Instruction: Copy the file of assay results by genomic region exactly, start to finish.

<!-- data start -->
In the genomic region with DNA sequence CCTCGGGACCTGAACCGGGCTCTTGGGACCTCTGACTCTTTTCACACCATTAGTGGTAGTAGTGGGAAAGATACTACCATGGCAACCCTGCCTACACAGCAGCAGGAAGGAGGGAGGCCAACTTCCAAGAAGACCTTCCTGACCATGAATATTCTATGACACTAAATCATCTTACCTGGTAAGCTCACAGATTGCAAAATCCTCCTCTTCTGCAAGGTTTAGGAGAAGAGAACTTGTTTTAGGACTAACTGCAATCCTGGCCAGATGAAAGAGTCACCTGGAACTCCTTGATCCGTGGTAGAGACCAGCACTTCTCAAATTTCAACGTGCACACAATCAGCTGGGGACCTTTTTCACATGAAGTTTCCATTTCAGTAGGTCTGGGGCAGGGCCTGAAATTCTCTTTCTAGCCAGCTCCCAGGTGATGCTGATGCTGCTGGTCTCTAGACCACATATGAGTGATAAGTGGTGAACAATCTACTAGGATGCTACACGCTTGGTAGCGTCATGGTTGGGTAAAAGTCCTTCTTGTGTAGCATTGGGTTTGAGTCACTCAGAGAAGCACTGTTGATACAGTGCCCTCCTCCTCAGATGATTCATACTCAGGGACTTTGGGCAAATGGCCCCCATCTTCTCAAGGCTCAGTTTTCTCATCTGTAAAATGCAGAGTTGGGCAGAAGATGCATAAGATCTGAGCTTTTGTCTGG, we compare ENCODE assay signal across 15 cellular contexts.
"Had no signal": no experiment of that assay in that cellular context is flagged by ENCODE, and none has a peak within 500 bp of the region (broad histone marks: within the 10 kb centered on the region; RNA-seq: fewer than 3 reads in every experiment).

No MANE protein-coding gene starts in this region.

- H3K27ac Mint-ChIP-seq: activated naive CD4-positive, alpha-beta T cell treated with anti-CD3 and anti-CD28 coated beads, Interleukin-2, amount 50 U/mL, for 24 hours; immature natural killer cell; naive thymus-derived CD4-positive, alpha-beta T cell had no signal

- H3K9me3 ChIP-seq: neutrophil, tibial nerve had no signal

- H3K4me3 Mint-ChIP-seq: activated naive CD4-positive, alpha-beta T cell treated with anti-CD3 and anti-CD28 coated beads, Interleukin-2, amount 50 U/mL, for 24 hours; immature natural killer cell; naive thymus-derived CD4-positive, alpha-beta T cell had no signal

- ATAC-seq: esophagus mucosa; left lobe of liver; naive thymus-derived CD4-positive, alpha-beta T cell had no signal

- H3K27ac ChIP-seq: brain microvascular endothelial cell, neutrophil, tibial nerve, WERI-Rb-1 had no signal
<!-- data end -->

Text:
In the genomic region with DNA sequence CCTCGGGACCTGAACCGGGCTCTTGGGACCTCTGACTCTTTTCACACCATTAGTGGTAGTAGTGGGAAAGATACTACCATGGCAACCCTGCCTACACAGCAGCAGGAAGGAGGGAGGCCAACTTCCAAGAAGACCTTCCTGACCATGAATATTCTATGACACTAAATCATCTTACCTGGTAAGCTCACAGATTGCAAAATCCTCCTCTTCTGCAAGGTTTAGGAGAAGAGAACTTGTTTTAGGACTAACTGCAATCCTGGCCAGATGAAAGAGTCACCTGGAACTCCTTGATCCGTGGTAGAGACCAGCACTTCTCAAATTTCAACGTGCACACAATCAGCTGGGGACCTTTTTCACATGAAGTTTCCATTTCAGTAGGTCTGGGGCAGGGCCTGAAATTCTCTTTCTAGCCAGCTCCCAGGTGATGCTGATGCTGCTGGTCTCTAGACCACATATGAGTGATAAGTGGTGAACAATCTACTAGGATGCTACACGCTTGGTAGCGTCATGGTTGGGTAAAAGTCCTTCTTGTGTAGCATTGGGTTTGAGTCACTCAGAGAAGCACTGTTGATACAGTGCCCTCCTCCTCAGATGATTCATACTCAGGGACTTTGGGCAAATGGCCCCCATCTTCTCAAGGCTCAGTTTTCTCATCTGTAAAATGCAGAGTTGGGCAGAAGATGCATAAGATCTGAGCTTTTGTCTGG, we compare ENCODE assay signal across 15 cellular contexts.
"Had no signal": no experiment of that assay in that cellular context is flagged by ENCODE, and none has a peak within 500 bp of the region (broad histone marks: within the 10 kb centered on the region; RNA-seq: fewer than 3 reads in every experiment).

No MANE protein-coding gene starts in this region.

- H3K27ac Mint-ChIP-seq: activated naive CD4-positive, alpha-beta T cell treated with anti-CD3 and anti-CD28 coated beads, Interleukin-2, amount 50 U/mL, for 24 hours; immature natural killer cell; naive thymus-derived CD4-positive, alpha-beta T cell had no signal

- H3K9me3 ChIP-seq: neutrophil, tibial nerve had no signal

- H3K4me3 Mint-ChIP-seq: activated naive CD4-positive, alpha-beta T cell treated with anti-CD3 and anti-CD28 coated beads, Interleukin-2, amount 50 U/mL, for 24 hours; immature natural killer cell; naive thymus-derived CD4-positive, alpha-beta T cell had no signal

- ATAC-seq: esophagus mucosa; left lobe of liver; naive thymus-derived CD4-positive, alpha-beta T cell had no signal

- H3K27ac ChIP-seq: brain microvascular endothelial cell, neutrophil, tibial nerve, WERI-Rb-1 had no signal